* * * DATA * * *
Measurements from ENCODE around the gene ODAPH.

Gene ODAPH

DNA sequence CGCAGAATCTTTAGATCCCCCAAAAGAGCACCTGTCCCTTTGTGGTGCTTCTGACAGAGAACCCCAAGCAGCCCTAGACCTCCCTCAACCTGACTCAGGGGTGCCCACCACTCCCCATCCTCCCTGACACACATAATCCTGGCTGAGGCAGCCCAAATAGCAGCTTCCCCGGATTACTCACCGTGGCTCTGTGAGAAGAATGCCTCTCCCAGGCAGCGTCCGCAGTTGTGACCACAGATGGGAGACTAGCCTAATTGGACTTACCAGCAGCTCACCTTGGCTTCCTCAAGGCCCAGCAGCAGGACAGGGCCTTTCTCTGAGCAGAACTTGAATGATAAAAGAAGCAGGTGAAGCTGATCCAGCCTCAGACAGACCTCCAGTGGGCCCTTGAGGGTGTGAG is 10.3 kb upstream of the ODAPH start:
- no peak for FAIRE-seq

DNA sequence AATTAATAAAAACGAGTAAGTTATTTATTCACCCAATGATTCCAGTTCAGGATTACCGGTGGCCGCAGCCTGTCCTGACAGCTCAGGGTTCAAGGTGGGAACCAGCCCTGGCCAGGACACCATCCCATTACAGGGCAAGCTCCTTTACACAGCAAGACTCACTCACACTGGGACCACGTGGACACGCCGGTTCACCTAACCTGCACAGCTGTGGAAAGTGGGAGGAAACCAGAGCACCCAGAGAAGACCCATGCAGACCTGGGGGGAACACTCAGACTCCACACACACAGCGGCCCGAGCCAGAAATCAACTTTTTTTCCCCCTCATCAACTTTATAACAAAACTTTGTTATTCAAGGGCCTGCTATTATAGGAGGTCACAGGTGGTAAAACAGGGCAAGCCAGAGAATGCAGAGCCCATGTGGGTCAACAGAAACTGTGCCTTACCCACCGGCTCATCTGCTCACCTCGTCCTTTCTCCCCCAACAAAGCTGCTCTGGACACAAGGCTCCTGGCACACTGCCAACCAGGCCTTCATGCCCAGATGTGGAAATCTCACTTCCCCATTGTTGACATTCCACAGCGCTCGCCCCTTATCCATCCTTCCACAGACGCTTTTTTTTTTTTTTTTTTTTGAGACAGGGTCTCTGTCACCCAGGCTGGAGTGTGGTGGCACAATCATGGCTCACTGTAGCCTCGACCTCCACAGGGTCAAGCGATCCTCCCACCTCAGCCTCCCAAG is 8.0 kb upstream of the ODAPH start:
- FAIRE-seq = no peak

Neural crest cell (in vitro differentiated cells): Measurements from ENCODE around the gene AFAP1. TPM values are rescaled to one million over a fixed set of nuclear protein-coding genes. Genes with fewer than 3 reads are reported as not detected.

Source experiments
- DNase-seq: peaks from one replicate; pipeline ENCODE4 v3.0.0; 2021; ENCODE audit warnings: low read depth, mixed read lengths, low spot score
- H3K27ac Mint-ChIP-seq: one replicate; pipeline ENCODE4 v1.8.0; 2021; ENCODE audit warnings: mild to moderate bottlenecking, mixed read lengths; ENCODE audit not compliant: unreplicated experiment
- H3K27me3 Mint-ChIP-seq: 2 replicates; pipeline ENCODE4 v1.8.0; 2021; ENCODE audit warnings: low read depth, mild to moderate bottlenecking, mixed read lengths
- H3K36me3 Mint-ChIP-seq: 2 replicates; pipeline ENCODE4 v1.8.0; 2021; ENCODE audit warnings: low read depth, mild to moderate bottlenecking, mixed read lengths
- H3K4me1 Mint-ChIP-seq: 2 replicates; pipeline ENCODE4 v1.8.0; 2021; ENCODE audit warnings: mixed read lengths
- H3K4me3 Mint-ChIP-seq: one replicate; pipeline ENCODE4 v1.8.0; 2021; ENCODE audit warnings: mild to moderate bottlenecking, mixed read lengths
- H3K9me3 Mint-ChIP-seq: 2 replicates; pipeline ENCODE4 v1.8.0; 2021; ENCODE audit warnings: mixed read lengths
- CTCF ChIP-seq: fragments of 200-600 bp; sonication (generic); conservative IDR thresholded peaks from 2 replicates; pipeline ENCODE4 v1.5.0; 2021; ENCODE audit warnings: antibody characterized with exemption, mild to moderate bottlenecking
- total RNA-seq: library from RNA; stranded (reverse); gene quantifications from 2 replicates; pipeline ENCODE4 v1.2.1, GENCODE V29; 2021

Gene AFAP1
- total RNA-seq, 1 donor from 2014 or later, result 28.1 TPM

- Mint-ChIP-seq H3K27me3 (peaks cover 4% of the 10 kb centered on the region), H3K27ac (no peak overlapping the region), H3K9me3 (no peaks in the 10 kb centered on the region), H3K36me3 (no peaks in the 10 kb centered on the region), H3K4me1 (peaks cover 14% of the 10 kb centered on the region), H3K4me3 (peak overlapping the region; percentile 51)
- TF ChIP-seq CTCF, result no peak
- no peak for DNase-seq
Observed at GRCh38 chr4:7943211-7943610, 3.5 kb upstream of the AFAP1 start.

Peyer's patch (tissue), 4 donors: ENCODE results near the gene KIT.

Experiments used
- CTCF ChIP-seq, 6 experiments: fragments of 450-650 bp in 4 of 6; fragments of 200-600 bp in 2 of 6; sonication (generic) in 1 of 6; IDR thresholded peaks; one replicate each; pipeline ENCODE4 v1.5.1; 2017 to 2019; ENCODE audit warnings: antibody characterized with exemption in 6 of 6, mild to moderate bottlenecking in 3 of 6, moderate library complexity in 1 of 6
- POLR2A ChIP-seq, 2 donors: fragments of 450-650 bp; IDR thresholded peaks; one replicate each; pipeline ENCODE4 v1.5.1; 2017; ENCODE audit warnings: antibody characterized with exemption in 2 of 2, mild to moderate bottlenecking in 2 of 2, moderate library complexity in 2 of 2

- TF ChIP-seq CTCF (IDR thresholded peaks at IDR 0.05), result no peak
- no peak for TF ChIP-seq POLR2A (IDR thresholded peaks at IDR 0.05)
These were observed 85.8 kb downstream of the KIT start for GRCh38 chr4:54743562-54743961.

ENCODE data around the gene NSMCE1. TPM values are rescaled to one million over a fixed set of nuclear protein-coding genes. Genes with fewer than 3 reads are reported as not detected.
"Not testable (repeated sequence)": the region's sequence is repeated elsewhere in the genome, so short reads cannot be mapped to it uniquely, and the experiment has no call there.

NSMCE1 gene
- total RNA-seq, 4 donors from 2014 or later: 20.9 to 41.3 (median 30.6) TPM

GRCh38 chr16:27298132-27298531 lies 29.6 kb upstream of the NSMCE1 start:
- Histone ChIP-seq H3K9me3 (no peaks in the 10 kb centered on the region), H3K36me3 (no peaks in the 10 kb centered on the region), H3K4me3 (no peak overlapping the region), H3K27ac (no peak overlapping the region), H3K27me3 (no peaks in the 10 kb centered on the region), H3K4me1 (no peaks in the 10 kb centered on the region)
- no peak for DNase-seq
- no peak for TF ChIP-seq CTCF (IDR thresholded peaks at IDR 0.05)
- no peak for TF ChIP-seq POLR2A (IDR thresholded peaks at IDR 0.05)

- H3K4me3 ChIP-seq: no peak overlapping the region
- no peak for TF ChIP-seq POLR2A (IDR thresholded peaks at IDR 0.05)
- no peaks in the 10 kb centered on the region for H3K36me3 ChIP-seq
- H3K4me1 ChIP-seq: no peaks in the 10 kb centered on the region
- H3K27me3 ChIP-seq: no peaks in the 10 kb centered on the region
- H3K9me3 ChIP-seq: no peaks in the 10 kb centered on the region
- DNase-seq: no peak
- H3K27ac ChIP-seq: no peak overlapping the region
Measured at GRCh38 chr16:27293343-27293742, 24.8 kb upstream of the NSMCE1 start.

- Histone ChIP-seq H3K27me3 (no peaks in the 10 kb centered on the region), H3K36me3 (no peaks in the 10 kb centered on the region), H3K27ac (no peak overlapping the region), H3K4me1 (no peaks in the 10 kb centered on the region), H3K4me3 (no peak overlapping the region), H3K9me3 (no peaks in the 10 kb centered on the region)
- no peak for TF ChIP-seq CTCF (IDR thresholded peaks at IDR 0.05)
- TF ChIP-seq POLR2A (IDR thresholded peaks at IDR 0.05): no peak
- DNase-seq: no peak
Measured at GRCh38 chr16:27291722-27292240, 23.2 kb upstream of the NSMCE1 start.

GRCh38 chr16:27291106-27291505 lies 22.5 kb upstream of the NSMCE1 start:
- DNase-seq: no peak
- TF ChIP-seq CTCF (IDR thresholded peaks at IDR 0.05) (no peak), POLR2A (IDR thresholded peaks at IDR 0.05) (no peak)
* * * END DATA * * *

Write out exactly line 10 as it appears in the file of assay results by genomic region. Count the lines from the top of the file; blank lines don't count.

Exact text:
- H3K27ac Mint-ChIP-seq: one replicate; pipeline ENCODE4 v1.8.0; 2021; ENCODE audit warnings: mild to moderate bottlenecking, mixed read lengths; ENCODE audit not compliant: unreplicated experiment